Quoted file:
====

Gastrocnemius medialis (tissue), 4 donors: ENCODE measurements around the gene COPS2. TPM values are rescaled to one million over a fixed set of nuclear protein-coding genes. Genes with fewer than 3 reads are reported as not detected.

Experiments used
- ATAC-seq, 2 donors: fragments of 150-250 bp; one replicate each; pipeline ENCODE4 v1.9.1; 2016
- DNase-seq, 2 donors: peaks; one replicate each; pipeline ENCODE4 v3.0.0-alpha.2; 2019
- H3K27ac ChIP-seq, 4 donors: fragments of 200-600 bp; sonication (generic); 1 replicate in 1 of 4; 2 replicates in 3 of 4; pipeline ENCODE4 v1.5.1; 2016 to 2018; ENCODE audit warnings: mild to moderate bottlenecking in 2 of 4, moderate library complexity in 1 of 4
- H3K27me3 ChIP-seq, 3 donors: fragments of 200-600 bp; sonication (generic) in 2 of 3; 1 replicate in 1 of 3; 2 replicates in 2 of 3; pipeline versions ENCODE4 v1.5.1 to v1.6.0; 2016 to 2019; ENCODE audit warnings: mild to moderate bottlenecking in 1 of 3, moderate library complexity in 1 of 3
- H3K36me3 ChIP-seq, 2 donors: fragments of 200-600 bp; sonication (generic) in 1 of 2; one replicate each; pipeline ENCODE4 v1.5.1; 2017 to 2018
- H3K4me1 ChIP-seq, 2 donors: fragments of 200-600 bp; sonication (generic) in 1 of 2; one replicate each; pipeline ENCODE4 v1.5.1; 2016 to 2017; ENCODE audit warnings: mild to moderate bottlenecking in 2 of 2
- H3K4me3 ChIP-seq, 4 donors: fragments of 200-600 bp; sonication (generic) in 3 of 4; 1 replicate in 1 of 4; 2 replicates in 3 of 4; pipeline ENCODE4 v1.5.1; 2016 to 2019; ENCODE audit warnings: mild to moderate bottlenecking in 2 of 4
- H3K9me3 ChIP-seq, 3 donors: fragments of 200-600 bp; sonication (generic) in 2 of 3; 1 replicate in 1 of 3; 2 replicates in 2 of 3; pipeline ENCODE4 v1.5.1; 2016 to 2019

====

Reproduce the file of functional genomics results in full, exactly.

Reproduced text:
Gastrocnemius medialis (tissue), 4 donors: ENCODE measurements around the gene COPS2. TPM values are rescaled to one million over a fixed set of nuclear protein-coding genes. Genes with fewer than 3 reads are reported as not detected.

Experiments used
- ATAC-seq, 2 donors: fragments of 150-250 bp; one replicate each; pipeline ENCODE4 v1.9.1; 2016
- DNase-seq, 2 donors: peaks; one replicate each; pipeline ENCODE4 v3.0.0-alpha.2; 2019
- H3K27ac ChIP-seq, 4 donors: fragments of 200-600 bp; sonication (generic); 1 replicate in 1 of 4; 2 replicates in 3 of 4; pipeline ENCODE4 v1.5.1; 2016 to 2018; ENCODE audit warnings: mild to moderate bottlenecking in 2 of 4, moderate library complexity in 1 of 4
- H3K27me3 ChIP-seq, 3 donors: fragments of 200-600 bp; sonication (generic) in 2 of 3; 1 replicate in 1 of 3; 2 replicates in 2 of 3; pipeline versions ENCODE4 v1.5.1 to v1.6.0; 2016 to 2019; ENCODE audit warnings: mild to moderate bottlenecking in 1 of 3, moderate library complexity in 1 of 3
- H3K36me3 ChIP-seq, 2 donors: fragments of 200-600 bp; sonication (generic) in 1 of 2; one replicate each; pipeline ENCODE4 v1.5.1; 2017 to 2018
- H3K4me1 ChIP-seq, 2 donors: fragments of 200-600 bp; sonication (generic) in 1 of 2; one replicate each; pipeline ENCODE4 v1.5.1; 2016 to 2017; ENCODE audit warnings: mild to moderate bottlenecking in 2 of 2
- H3K4me3 ChIP-seq, 4 donors: fragments of 200-600 bp; sonication (generic) in 3 of 4; 1 replicate in 1 of 4; 2 replicates in 3 of 4; pipeline ENCODE4 v1.5.1; 2016 to 2019; ENCODE audit warnings: mild to moderate bottlenecking in 2 of 4
- H3K9me3 ChIP-seq, 3 donors: fragments of 200-600 bp; sonication (generic) in 2 of 3; 1 replicate in 1 of 3; 2 replicates in 2 of 3; pipeline ENCODE4 v1.5.1; 2016 to 2019